Some new strains are going fine : the Piloto Cubano for exemple, with only a few pvy symptoms and only a few brown spots, I hope they will continue to be healthy !
The same with the TN90 : no pvy sympoms and only a few brown spots ! finger crossed !!

And this year, a lot of baby tobacco plants are growig everywhere between the one I planted !
crop2.jpg

I will let them grow and if they grow big enough I might harvest them :)
 

deluxestogie

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#46
Tobacco disease has driven the development of new varieties for over a century. Your analysis of more sensitive and less sensitive varieties (to PVY) is helpful information.

In successive seasons, I had problems with brown spot, particularly on one variety: Jalapa. It is a robust, richly flavored Nicaraguan native strain that I enjoyed. I simply stopped growing it, and seldom see brown spot, even though the fungus is persistent in the soil. So I believe variety selection is a key factor in avoiding it.

Bob
 

Charly

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#47
Thank you Bob.

I share my notes on the PVY disease in hope that it will be useful to others :)
The bad thing about PVY is that there are a lot of different strains of the disease, so what I share are just the observations I can make in my area.

Year after year I find some resistant or semi-resistant tobacco strains, I hope this list will be useful for those who have to deal with PVY...

I hope this brown spot was strong this year because of the weather (hot and humid)... I already have enough to do with PVY :D
The most infected strain (Delhi 34) is at the exact spot where I grew Jalapa last year, but I do not remember clearly if I saw brown spot on Jalapa last year... I'll have to check my photos ! :)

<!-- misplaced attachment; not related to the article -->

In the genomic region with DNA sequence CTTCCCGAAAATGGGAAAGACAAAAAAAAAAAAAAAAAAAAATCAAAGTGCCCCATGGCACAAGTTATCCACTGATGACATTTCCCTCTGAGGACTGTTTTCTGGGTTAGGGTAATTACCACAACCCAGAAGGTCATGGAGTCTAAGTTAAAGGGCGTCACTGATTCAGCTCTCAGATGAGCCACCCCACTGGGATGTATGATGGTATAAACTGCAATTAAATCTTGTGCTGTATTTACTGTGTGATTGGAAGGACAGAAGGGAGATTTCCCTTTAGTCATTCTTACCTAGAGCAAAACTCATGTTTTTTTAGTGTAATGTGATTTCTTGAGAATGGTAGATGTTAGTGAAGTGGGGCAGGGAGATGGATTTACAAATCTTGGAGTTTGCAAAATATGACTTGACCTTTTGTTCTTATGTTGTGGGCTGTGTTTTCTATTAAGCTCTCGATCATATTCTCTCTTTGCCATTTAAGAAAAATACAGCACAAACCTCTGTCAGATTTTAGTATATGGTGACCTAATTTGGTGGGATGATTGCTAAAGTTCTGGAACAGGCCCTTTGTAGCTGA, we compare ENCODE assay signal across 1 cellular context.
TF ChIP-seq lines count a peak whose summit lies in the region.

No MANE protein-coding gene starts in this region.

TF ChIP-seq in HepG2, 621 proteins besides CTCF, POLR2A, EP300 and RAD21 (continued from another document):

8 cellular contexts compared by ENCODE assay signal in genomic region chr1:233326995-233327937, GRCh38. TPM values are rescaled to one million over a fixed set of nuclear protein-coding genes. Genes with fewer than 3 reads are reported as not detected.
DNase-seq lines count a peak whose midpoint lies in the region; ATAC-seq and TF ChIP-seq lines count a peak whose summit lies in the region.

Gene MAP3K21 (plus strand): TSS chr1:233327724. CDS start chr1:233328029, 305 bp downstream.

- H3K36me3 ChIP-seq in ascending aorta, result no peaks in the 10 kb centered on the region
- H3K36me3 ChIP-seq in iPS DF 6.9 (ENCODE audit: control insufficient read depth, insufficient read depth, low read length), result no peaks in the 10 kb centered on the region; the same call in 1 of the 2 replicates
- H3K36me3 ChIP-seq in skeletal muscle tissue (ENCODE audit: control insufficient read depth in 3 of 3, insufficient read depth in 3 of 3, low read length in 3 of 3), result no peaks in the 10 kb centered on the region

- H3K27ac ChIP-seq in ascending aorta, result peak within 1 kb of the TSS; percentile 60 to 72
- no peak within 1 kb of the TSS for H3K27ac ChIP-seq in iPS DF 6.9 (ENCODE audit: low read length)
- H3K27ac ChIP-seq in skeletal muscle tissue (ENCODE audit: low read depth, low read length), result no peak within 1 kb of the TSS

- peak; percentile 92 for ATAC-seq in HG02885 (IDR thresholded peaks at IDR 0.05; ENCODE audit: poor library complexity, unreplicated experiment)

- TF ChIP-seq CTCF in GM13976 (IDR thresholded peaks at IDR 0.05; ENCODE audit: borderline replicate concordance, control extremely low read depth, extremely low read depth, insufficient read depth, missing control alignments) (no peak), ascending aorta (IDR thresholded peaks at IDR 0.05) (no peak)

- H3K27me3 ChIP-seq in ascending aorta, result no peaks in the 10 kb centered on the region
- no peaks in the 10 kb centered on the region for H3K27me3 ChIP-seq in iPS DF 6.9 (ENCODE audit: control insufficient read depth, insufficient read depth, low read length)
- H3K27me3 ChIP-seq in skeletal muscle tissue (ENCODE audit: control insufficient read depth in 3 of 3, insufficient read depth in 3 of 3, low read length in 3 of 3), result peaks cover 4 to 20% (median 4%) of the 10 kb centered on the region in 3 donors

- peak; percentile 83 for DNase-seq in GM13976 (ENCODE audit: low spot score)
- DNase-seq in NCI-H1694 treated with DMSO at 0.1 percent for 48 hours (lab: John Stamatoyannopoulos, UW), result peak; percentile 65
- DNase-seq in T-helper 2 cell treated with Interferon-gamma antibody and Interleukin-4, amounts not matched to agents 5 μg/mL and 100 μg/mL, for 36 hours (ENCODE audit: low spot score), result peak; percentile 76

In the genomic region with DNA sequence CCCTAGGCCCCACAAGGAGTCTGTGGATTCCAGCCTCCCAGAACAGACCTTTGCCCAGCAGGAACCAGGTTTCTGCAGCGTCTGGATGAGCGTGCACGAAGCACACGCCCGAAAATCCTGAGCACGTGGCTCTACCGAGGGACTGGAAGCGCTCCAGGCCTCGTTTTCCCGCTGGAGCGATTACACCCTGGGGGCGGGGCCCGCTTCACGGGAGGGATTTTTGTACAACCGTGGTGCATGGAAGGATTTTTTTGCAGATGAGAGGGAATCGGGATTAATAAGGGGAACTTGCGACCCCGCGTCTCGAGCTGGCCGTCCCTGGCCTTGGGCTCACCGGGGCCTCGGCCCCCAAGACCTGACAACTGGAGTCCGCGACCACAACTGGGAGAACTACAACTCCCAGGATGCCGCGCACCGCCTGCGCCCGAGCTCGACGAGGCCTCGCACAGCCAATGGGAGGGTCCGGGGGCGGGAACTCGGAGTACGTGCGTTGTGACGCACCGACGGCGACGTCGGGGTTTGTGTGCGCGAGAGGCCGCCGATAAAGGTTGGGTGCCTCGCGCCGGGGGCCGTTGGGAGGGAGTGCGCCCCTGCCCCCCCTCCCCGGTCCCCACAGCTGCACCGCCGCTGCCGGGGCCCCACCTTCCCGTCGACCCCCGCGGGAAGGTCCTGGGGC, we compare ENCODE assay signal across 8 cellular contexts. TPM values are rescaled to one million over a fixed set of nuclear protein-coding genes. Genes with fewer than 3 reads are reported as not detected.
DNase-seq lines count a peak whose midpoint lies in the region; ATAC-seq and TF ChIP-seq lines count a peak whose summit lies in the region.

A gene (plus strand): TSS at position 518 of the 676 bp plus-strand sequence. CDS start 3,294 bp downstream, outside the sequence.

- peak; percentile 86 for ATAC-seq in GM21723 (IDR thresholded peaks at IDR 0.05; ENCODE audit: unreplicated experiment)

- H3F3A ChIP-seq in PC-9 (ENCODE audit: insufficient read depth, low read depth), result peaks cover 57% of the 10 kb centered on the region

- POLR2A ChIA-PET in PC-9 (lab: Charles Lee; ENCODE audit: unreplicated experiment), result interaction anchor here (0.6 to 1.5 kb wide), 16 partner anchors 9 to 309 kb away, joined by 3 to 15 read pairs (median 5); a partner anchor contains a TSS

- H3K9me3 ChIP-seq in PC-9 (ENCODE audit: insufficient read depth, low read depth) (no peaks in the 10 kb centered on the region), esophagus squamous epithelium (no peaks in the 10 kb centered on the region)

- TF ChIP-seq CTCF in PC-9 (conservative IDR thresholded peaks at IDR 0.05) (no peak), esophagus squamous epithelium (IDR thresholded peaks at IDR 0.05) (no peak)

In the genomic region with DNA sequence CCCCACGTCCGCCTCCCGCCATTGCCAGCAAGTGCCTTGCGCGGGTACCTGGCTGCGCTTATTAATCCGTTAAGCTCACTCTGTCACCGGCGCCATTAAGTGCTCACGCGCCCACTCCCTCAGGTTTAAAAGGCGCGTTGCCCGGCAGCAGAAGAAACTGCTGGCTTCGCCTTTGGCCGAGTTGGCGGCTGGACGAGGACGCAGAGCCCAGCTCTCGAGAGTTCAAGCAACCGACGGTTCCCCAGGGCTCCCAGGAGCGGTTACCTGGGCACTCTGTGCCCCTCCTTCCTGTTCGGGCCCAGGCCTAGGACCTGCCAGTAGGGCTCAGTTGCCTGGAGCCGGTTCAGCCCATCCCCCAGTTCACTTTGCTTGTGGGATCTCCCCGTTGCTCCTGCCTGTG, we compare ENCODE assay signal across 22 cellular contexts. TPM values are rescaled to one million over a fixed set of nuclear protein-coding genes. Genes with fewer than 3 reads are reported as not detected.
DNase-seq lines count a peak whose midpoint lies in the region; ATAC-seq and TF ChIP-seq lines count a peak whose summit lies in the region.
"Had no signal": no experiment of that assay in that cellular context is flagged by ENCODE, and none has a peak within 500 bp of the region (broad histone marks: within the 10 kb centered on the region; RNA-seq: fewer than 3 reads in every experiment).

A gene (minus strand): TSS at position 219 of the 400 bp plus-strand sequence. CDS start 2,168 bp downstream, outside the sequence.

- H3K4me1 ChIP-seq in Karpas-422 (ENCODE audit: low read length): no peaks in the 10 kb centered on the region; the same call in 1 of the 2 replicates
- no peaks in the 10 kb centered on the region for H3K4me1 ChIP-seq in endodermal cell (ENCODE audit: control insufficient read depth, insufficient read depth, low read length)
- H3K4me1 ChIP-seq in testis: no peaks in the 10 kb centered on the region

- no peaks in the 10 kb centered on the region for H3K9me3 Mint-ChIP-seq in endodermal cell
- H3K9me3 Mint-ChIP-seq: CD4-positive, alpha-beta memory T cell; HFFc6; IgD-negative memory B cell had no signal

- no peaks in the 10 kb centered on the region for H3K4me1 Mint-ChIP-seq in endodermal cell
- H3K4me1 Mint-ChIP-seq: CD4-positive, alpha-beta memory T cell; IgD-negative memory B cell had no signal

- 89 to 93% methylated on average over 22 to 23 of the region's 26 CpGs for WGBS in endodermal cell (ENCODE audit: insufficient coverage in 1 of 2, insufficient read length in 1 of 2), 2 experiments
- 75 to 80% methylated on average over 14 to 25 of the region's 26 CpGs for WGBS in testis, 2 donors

deluxestogie

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#48
Brown Spot growth is favored by humid weather. Like mold, it increases its dispersal from infected leaves to uninfected leaves most effectively in dry weather.

Bob
 

Charly

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#50
Yes, it's sad :(
But for now they are more healthy than last year's virginias :)
So I still hope I will be able to harvest some ;)

You know, in my garden I have real struggles to grow bright leaf strains...
Last year, the "virignia" strains I tried were the most infected and unhealthy plants of all (Hickory Pryor, Primitive Orinoco, Goose Creek Red), from which I harvested nearly nothing...

This year, I try Delhi 34 (for which I have to admit that I have high expectations :D, Yellow Leaf 36 (from which I don't know much), and Frog Eye Orinoco. I hope one of these will give me some nice Virginia :)
The Yellow Leaf 36 seem to have less difficulties, but I don't know if it's a real "bright leaf" :)

Anyway I will continue to try new strains each year, I am sure I will find some which will like my garden ;)
 

ciennepi

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#51
The past year I have big problems with PVY on Vuelta Abajo and Virginia Gold. This year I have mid problems whit Vuelta Abajo and no problems with Nostrano del Brenta, Bucak and Yellow Pryor......until now.
 

Charly

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#52